Box No. 2 begins with the album “Bunny Lee & King Tubby Present Tommy McCook And The Aggrovators - Brass Rockers” and presents what later became “Instrudubs "should be mentioned: Dubs with Overdubs. Bunny Lee delivered rhythm tracks like "A Love I Can Feel", "Dance In A Greenwich Farm" or "Dance With Me", which Tubby mixed Dubs from it and Tommy McCook then improvised his saxophone solos over it. This shows once again how unbeatably economical reggae functioned - and what innovations this economy brought about. While “Brass Rockers” was an experiment whose success could not be calculated, the box's second album, “The Aggrovators - Rasta Dub 76 ”, the ever-growing market Dub-Fan fans who stormed the record stores in droves and always wanted to hear the B-side of a Singe before the A-side. Tubby's name on the label sold the records. In this case, however, Tubby's mixing apprentice Phillip Smart drew for the Dubs responsible. While Smart, Prince Jammy and later also Scientist die Dubs mixing, Tubby could devote himself to the more lucrative activities, namely repairing televisions and radios. In the meantime it was Dub-Evolution arrived in 1977 and Bunny Lee (actually the series should better be called "The Evolution of Bunny Lee") rented the Channel One Studio to record "Aggrovators Meets The Revolutionaries At Channel One Studio". A very popular one Dub-Album with powerful rhythms, partly played by Sly Dunbar, in the outstanding sound of the Hookim studio. But the real attraction of the album is the fantastic horn section, which brilliantly garnished all pieces with its jazz improvisations and melody fragments. With the last album in this box, Niney has another chance: “Sledgehammer Dub". In the mid-1970s, each single came out with one Dub-B side. It didn't take long for this principle to be applied to albums, and so Niney released Sledgehammer in 1977 Dub" the Dub-Counterpart to Dennis Brown's "Deep Down" LP. Since Niney only sent around 400 pressings to England, which were also sold in an unprinted cover without a track listing, “Sledgehammer Dub“The most highly traded in auctions Dub-Works. Now the rare work is easily accessible - also a result of evolution.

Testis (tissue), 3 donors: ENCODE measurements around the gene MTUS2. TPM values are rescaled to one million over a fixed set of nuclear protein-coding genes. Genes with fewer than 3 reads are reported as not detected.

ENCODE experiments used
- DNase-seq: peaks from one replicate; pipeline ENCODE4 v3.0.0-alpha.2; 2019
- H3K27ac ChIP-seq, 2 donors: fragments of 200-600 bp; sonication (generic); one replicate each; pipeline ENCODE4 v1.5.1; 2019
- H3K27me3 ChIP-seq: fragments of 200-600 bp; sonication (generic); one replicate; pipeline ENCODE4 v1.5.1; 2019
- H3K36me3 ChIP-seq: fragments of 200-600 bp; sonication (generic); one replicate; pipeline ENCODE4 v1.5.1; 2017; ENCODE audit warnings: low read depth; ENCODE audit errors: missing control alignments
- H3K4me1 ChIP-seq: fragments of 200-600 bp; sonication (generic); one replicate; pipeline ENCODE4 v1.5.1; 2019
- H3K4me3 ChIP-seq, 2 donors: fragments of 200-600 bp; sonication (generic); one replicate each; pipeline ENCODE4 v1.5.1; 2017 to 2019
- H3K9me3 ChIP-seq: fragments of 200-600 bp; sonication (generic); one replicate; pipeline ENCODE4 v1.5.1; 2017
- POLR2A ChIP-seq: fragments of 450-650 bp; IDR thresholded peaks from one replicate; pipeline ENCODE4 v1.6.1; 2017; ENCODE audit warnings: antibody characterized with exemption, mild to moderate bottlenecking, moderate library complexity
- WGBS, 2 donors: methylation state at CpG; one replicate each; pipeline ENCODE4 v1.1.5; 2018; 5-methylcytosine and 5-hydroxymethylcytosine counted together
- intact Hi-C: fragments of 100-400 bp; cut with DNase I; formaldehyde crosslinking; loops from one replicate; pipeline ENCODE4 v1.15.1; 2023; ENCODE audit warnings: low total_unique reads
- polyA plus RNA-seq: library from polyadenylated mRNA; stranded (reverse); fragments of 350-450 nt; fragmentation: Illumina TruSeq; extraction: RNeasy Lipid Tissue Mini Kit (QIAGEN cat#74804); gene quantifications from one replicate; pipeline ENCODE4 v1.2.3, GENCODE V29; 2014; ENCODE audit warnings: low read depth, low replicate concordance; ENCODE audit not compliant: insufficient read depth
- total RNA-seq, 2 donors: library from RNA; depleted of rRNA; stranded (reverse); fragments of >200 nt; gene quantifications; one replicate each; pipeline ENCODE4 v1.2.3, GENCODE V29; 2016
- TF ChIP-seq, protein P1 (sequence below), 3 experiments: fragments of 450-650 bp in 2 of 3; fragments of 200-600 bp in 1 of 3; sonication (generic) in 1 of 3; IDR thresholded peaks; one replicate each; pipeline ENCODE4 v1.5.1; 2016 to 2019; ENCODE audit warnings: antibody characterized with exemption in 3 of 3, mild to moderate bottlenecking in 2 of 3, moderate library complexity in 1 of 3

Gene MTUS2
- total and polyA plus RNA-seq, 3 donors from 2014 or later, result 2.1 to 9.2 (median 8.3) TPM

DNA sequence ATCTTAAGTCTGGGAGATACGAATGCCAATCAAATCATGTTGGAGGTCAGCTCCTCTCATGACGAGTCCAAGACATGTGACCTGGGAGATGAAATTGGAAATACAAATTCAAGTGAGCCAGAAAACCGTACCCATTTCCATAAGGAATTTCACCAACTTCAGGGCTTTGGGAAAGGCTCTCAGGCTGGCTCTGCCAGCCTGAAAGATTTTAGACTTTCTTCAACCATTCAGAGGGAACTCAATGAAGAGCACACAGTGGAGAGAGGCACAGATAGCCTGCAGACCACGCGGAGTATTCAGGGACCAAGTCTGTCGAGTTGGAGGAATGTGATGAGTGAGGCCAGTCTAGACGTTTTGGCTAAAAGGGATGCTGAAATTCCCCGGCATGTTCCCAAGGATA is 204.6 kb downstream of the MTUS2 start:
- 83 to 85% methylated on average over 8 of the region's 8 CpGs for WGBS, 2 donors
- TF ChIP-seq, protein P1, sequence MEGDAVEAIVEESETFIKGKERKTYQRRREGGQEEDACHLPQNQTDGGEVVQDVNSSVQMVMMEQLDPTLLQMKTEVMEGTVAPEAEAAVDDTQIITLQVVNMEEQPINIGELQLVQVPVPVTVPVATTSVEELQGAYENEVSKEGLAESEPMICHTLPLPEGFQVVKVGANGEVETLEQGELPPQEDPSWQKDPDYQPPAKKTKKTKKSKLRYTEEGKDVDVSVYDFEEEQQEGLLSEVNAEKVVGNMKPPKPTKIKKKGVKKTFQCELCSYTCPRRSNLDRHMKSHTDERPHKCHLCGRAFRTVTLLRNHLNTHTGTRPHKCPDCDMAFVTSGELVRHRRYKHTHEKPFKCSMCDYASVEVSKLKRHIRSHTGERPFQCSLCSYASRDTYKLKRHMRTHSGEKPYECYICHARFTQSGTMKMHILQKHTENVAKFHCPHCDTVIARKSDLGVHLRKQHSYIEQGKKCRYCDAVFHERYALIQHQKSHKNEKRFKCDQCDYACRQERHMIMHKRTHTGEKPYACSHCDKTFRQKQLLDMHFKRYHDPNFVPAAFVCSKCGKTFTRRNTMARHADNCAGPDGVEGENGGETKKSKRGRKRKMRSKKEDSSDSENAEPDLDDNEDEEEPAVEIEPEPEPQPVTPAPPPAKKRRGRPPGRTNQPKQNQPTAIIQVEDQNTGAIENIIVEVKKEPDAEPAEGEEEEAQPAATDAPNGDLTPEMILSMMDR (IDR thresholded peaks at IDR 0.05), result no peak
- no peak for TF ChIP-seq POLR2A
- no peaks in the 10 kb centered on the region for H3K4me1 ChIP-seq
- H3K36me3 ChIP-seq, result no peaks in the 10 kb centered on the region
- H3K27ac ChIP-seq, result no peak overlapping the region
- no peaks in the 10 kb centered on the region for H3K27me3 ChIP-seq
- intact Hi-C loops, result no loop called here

Let's take a look at the last, third CD box so far. There are well-known ones in it Dub- albums that probably everyone Dub-Freund already has a vinyl LP on the shelf: 1. “The Revolutionaries: Negrea Love Dub", 2." The Revolutionaries: Green Bay Dub", 3." The Revolutionaries: Outlaw Dub", 4." The Revolutionaries: Goldmine Dub". It is obvious that towards the end of the 1970s the Revolutionaries and with them the Channel One studio were the leading authorities in the reggae business. And it's very beneficial that evolution has spawned other producers besides Bunny Lee. For example Linval Thompson, who produced the first three albums in this box and whose vocals keep flashing between the beats. The real star of these albums, however, is Sly Dunbar, who has his "Dubble drum sound ”to perfection. It was the time when the rhythms slowed down and got more "air". Actually, that started with ideal conditions for Dub, but in Jamaica the star of this genre was already falling. Not so in England, where Dub remained unbroken in popularity. It was a premonition of the current state in which Dub is a global but entirely un-Jamaican form of music. The fourth album in the set, “Goldmine Dub“, From 1979, was produced by Jah Lloyd and mixed by Prince Jammy. The mix, the sound and Sly Dunbar's playing are simply superb. The style was Jamaican Dub here at the peak. The then young label Greensleeves licensed “Goldmine Dub“And it was one of the first Greensleeves releases to hit record stores. But that's a different story of development ...